The speeches on the green benches were mature, thoughtful and evidence of a serious country that does not lurch unthinkingly into war. But they were also nakedly political rather than driven by statements of “raison d’etat” or bipartisan consensus. Like all modern democracies London is moving from a situation where foreign policy is outside the realm of party competition and contracted to diplomats to one where it is at the heart of modern politics. As global markets and austerity take more and more economic decisions out of the hand of politicians, foreign policy will naturally fill the space — and that is not a bad thing. But it does mean that foreign policy will have to be done differently — with cases being made more politically rather than relying on deference and unthinking Atlanticism.

David Cameron needs to work out if we wants to be heir to Tony Blair or heir to John Major in foreign policy. In recent months, we have seen that he has adopted some of the worst elements of both leaders — lurching into poorly conceived interventions and running from his own party on Europe. Until he seems to believe in something enough to challenge his own party, he is likely to be a prisoner of the Tory Party’s isolationist “Tea Party” tendency.

Ed Miliband, on the other hand, needs to show that his actions form part of a coherent world view — rather than simply being an opportunity to take Cameron down a peg or two. He needs to show that his goal was not pacifism or isolationism but rather a different way of doing foreign policy. In doing this he could do well to reach out to skeptics in the United States who have been calling for the administration to wait for the inspectors’ reports.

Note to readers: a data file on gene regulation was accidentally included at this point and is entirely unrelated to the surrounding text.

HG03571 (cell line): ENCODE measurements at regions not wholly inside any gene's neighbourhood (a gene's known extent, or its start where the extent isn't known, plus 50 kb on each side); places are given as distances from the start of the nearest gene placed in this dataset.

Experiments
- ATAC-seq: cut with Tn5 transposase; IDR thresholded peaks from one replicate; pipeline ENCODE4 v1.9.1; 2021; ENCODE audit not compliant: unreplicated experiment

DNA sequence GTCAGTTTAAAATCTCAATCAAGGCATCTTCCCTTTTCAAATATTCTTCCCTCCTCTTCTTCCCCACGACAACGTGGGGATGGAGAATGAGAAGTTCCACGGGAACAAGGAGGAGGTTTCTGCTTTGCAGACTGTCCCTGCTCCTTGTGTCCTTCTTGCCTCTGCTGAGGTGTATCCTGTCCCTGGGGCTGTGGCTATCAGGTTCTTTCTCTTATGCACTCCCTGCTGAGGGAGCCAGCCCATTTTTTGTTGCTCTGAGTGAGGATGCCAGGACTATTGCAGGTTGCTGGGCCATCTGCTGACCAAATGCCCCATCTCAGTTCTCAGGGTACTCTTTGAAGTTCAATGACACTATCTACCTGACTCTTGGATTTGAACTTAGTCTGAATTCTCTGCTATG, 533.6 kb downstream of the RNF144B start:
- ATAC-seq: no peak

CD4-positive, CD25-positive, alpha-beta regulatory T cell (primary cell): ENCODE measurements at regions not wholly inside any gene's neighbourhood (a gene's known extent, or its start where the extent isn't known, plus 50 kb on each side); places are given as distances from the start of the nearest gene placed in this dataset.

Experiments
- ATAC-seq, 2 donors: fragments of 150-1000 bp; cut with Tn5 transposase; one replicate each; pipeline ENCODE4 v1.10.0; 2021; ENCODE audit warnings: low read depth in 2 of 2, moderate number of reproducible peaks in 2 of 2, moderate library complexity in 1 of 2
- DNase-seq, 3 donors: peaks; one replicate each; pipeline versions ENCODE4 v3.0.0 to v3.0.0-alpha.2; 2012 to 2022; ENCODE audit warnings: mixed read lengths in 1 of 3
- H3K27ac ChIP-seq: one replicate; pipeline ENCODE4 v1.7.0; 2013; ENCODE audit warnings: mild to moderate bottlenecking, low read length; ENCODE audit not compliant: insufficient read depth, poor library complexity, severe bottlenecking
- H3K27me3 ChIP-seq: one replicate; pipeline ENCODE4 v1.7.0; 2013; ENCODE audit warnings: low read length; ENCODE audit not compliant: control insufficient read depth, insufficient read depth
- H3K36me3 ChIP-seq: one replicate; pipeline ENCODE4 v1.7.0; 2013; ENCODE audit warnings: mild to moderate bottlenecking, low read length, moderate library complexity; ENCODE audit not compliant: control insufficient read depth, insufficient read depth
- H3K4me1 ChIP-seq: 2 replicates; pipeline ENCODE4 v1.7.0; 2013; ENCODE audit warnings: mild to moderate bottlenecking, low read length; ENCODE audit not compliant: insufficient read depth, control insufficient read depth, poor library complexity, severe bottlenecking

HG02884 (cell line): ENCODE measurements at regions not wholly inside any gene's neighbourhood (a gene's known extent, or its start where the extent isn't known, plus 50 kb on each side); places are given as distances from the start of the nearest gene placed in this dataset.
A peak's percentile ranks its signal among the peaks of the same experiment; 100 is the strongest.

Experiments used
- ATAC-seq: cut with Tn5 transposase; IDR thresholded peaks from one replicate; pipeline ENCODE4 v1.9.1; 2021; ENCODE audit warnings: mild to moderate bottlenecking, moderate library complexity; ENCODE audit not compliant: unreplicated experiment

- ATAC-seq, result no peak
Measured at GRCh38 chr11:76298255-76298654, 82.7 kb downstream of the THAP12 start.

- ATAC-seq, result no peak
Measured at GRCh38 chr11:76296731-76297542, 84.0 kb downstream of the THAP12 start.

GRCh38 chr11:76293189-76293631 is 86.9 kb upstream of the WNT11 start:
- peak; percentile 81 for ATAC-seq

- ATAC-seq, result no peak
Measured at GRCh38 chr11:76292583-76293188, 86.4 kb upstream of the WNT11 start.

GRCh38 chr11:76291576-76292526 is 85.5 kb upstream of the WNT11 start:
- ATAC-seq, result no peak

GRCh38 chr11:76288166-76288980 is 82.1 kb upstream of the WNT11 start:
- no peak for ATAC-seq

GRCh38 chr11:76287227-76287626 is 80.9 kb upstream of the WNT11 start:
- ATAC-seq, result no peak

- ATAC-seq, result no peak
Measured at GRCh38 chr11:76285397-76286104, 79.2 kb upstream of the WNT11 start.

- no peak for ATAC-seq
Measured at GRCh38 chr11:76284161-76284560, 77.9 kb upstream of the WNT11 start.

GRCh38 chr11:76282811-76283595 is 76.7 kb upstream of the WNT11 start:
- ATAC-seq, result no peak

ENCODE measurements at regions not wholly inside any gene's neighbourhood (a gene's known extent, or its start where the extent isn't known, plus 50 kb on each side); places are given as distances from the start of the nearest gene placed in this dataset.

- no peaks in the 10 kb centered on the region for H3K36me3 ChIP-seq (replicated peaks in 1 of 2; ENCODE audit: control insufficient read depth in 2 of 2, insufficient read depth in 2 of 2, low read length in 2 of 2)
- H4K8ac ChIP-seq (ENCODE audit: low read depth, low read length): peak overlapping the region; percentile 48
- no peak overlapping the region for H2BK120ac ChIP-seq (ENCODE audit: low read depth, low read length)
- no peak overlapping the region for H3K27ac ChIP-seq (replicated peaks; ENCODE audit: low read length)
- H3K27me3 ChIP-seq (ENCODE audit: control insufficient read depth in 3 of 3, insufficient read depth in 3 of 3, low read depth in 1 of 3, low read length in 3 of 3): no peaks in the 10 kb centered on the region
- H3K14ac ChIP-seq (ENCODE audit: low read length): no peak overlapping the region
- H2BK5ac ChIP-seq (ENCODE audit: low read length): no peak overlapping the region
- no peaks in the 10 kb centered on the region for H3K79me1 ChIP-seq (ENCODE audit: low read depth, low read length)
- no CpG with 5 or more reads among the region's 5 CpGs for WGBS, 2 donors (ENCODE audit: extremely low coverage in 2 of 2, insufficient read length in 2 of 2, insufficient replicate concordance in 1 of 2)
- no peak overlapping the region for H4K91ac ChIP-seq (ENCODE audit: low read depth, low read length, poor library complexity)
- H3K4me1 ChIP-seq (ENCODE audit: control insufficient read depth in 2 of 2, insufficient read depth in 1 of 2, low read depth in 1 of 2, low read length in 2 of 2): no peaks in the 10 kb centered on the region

The vote against participation in military action against Syria is unprecedented in Parliamentary terms and is being compared to the humiliation of Suez. But the truth is that by avoiding an ill-judged intervention it could be the exact opposite of Suez, allowing Britain to play a constructive role in the Middle East and enhance its voice as a sovereign player. The fact that Britain cannot be taken for granted should increase its leverage over partners on future occasions. The vote will raise the bar for military action, but whether it amplifies or mutes Britain’s voice in the world will depend on political leadership.

PHOTO: Demonstrators hold placards outside the Houses of Parliament in London August 29, 2013. Britain’s parliament has been recalled to vote on how to respond to Syria’s suspected use of chemical weapons. REUTERS/Suzanne Plunkett

Comments
8 comments so far | RSS Comments RSS

Anyone smeared with the word “isolationist” should wear it with pride. All it means is not sending your men to die in matters that are none of your business, bankrupting your government and killing innocent people in foreign countries as a side effect. It has nothing to do with refusing to have diplomatic or economic connections with the world. But the word “isolationist” is laden with those kinds of falsehoods to exaggerate “isolationists” into some kind of North Korean “self sufficiency” group. It couldn’t be farther from the truth.

Posted by ShiroiKarasu | Report as abusive
 

Get your facts straight. As reported by several news sources, the Parliament voted to not decide on intervention until after the results from the UN investigation are reported. Of course, the report is not intended to identify WHO delivered this sarin nerve gas, but there is already ample evidence to answer the question.
So, a couple of weeks from now when the UN makes its report and Congress may have decided what it wants to do, the Brits have another opportunity to make their wishes known. Of course, by then, who cares?